It's not clear what might happen to liens already dismissed because an activation fee was not paid. Will those dismissals be set aside? Do some of those liens have such poor underlying documentation that the lien claimants will not bother to pursue them?
And even if the statute's lien provisions are declared unconstitutional, will IMR, IBR and the toughened MPN requirements of SB 863 make the "lien problem" less significant going forward?
Stay tuned. I'll be commenting as Judge Wu issues a written decision soon.
Wednesday, November 6, 2013, 10:23 PM - Political developmentsMarty Morgenstern is leaving.
Since 2011 Morgenstern served as Governor Brown's Secretary of the California Labor and Workforce Development Agency. Morgenstern had deep ties to many figures in California's labor movement and to some in the labor think tanks at UC.
Though he was essentially a figurehead and for the most part not deeply involved in the details of California workers' comp issues, Morgenstern was a source of advice to Brown on worker issues.
Stepping into Morganstern's position will be David Lanier, who has been serving as Brown's deputy legislative affairs agency.
Most comp observers will not be familiar with Lanier, as he has largely been under the radar in workers' comp circles. Yet, a quick stroll through the internet reveals that Lanier has been a point of contact within the Governor's office on many comp issues, including various comp regulatory issues.
So it's not surprising that he has been awarded the post.
Lanier comes to the forefront at an interesting time.
California workers' comp rates are likely to be jumping upwards.
Uncertainty abounds regarding the wisdom and effect of the 2012 reforms.
Many legislators, union folks and perhaps Brown himself may have been told that in 2012 "we fixed workers' comp".
But that's now in doubt.
Consider these issues:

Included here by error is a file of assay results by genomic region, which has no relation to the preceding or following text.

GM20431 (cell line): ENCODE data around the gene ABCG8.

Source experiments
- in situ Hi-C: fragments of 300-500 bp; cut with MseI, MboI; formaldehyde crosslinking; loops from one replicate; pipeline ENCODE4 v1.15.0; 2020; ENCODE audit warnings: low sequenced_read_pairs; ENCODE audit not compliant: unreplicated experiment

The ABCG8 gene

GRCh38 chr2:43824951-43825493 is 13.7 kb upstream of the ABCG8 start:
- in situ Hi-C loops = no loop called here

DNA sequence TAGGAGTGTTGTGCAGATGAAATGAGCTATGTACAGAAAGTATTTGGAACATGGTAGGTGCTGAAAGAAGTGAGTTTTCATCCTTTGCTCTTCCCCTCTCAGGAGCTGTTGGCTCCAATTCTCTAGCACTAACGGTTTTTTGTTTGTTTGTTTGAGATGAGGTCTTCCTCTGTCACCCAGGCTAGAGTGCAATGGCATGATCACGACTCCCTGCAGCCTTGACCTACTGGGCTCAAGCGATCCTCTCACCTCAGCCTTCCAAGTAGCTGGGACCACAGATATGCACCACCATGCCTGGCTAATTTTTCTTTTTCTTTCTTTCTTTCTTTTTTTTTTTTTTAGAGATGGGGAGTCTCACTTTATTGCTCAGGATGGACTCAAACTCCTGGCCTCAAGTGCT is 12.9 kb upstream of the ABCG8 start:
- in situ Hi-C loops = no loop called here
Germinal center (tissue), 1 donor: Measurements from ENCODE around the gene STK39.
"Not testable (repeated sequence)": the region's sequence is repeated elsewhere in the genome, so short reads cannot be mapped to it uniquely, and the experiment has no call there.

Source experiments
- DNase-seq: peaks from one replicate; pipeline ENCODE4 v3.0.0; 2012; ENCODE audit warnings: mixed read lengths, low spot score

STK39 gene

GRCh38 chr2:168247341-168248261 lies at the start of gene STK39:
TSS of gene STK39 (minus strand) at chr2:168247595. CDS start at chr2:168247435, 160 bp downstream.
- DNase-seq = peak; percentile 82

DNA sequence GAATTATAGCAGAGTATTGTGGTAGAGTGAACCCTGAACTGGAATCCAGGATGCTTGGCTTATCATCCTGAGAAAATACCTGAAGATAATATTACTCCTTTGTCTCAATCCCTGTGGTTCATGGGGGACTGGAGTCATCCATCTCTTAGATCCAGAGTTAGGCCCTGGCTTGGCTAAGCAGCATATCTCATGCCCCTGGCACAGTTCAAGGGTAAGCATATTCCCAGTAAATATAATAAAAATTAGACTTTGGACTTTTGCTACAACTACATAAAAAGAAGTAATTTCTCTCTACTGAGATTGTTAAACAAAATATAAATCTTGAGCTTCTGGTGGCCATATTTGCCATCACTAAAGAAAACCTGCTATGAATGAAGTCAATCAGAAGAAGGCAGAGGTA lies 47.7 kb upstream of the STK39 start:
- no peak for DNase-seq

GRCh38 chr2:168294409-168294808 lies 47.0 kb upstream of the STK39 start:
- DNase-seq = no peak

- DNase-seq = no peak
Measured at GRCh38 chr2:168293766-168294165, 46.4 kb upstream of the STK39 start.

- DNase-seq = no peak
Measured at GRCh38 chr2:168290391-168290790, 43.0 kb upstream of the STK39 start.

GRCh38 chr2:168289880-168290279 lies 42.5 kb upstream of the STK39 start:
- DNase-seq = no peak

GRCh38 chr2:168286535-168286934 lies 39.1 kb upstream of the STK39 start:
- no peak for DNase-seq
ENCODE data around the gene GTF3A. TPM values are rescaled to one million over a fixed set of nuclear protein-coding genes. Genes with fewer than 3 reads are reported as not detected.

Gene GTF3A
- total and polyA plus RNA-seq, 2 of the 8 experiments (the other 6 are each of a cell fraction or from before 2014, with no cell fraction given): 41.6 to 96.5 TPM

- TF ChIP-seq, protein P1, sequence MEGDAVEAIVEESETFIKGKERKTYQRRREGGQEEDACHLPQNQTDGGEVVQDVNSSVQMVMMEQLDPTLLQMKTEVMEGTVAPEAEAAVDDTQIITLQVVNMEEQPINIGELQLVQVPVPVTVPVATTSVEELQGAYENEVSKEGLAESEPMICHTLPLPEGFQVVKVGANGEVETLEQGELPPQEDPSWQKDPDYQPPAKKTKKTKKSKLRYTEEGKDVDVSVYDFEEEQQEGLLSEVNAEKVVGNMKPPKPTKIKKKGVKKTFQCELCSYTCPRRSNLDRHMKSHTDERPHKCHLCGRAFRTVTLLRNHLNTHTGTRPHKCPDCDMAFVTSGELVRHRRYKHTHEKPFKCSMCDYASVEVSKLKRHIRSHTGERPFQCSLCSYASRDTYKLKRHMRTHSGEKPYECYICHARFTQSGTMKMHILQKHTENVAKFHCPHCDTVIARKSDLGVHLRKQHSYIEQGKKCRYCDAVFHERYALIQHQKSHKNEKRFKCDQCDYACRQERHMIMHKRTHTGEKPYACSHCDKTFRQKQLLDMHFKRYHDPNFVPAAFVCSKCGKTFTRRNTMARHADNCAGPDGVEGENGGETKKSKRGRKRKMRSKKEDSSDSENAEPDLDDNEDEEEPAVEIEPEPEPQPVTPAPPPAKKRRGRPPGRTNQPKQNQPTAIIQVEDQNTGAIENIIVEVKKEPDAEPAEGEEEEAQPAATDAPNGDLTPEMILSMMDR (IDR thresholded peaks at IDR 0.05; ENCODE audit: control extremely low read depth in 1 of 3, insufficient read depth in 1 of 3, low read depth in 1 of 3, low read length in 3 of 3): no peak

- How will changing doctor compensation to RBRVS based pay affect doctor availability and overall medical costs?
-With requests for Independent Medical Review now topping 20,000 requests per month (in October 2013) and the time for Maximus to process IMR requests growing, is the IMR system already in trouble?
-Can the Division of Workers' Compensation really manage the troubled QME request process?
-What happens if the constitutional challenge to lien fees succeeds? Will the Federal court enjoying enforcement of the lien activation fee requirement? If so, what result might ensue?
-What will happens with the slew of remaining regulatory rules that must be issued by the DWC?
-At the end of the day, will we see that SB 863 was poorly conceived and resulted in unintended consequences? Or will SB 863 bend the cost curve and mitigate what would otherwise be a new workers' comp crisis?
-How will Governor Brown deal with the vacancies at the WCAB?
-What will the Brown Administration do with the $120 million fund it is supposed to administer for those with high earnings losses?
These are but a few of the issues that are in play as 2013 winds to a close.
Lanier may or may not be involved in the details.
What is sure is that he will be presiding for the Brown administration over these issues at an interesting time for workers' comp.